July 13, 2022 by Michelle Leonard, Senior Vice President, SCS Engineers
As climate change continues taking its toll, California, in particular, is hard hit with consequences, namely droughts and wildfires that cost the agriculture industry billions a year. At the same time, pollutants from greenhouse gasses, as in other regions, steadily rise, negatively impacting air quality. Methane emissions are a major contributor, with landfills responsible for 20 percent of the state’s methane.
These economic, environmental, and health impacts are the main impetuses for SB 1383, California’s most robust waste reduction mandate in 30 years. The law requires the diversion of 75 percent of organics –20 million tons per year– by 2025, meaning only 5.7 million tons may be disposed, including food waste, green waste, paper, wood, and manure materials. Additionally, the state must increase edible food recovery by 20 percent by 2025. The food recovery rule component, aiming to address both a waste problem and social issue (feeding good food to the hungry), will be a huge change and very new to jurisdictions.
The ambitious law will have significant policy and legal implications for state and local governments already taking action, as SB 1383 took effect on January 1, 2022. They have implemented collection programs, secured and or revised agreements with haulers and processors to collect and manage materials, and enacted ordinances around separating organics and other expectations. Some have begun working with health inspectors to ensure food generators have arranged to get edible food to food recovery organizations.
California jurisdictions’ top requirements will be as follows:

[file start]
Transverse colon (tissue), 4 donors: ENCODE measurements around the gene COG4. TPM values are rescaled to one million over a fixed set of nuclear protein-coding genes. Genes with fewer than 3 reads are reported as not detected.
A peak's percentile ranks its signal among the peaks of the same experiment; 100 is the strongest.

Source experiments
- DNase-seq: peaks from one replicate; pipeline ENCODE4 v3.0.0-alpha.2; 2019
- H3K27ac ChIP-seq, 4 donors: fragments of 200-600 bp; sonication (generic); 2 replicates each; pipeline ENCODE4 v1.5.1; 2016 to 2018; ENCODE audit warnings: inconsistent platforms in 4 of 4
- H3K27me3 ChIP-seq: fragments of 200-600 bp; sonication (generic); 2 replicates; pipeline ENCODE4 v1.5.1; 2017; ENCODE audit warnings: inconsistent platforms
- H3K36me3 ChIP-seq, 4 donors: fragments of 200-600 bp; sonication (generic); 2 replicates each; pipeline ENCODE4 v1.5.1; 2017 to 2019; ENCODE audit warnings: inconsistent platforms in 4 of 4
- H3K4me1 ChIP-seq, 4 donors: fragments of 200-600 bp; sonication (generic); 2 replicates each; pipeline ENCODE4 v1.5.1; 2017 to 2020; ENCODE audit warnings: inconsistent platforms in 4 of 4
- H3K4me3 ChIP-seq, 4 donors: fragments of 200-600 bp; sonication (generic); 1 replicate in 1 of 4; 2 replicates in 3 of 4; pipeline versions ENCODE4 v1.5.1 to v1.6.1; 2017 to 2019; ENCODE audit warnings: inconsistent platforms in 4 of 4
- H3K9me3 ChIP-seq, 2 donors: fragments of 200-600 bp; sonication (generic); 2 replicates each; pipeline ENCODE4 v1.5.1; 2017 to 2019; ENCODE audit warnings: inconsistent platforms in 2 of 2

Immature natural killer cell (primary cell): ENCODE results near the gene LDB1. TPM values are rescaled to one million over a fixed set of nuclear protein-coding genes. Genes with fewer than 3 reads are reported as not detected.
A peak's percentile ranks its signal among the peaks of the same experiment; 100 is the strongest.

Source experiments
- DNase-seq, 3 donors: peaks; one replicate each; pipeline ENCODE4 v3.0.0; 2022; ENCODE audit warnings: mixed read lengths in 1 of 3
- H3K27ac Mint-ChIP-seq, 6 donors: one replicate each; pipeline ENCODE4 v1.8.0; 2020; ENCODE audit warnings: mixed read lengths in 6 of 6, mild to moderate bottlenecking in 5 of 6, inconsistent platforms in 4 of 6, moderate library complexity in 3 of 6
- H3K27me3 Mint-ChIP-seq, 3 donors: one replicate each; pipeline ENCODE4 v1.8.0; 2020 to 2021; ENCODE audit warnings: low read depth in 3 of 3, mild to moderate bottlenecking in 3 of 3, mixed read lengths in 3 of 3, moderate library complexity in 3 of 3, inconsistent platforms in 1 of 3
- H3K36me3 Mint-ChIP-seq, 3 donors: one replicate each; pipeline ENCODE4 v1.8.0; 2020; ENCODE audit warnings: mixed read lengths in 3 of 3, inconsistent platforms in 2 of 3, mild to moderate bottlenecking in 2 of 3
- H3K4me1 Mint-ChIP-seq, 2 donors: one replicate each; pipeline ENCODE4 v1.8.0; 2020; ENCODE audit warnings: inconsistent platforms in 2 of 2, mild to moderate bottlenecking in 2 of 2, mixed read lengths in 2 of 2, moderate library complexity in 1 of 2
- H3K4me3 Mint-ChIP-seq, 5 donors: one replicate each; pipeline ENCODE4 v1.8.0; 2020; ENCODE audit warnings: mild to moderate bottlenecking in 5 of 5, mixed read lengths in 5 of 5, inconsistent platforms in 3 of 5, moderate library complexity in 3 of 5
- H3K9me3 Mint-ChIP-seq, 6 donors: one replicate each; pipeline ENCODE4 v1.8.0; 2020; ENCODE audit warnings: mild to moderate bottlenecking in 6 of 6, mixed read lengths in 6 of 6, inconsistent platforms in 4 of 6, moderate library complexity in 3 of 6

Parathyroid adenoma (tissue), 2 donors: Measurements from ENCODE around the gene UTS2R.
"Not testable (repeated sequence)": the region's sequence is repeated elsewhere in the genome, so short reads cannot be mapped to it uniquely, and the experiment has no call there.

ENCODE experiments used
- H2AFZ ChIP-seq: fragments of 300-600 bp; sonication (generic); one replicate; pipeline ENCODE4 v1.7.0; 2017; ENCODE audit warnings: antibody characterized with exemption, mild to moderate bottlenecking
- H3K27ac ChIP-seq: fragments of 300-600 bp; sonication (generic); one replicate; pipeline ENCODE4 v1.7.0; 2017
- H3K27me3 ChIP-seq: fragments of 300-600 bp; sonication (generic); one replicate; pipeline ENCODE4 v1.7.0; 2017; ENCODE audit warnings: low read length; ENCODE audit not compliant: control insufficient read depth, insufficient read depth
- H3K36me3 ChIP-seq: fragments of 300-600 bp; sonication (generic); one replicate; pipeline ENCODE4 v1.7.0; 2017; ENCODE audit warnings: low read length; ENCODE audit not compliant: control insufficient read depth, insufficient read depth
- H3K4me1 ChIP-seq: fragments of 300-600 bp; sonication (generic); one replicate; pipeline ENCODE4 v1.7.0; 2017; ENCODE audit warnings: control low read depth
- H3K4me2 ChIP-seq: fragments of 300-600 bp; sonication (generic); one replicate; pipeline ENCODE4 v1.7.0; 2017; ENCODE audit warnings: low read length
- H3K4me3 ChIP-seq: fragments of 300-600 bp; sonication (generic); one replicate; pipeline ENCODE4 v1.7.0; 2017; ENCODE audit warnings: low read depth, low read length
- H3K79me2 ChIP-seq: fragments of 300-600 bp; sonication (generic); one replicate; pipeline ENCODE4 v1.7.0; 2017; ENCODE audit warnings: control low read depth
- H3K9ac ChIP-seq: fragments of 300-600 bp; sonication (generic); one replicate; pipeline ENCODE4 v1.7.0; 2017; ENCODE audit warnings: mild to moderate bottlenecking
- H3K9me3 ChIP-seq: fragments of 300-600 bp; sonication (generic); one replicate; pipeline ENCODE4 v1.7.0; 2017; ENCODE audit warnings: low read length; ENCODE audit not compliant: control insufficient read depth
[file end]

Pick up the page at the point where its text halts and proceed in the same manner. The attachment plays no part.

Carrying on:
SB 1383 is a very prescriptive law that defines the types of materials collected and how to collect them. It also defines the types of facilities where they can go. It’s very specific in its rules around procuring products made from waste. And it’s as prescriptive around monitoring, recordkeeping, and reporting requirements.
On the collection side, for example, containers must be certain colors, and there are rules around container labeling and contamination monitoring.
Among procurement requirements, based on population, it dictates a percentage of compost and mulch to be used in landscaping and the percentage of recycled content to go into certain products that jurisdictions buy. And there are requirements around purchasing renewable natural gas sourced from biomass used for transportation fuels, electricity, heating, or pipeline injection.
Ahead of the upcoming phase when violations and penalties incur, jurisdictions have incorporated an enforcement mechanism that mirrors the statewide requirements of SB 1383.
Still, depending on demographics, there will be variations from one city to the next, particularly in collections. We will discuss enforcement in Part 2 of this series. And we will explore some of the challenges, how jurisdictions address them, and opportunities for the private sector and local governments that will be born from SB 1383.
About the Author: Michelle Leonard is a Senior Vice President of SCS Engineers and our National Expert in Solid Waste Planning & Recycling and Sustainability. She has over 35 years of experience in environmental consulting and project management, with an emphasis on Sustainable Materials Management, including solid waste management planning and facilities. Contact Michelle at MLeonard@scsengineers.com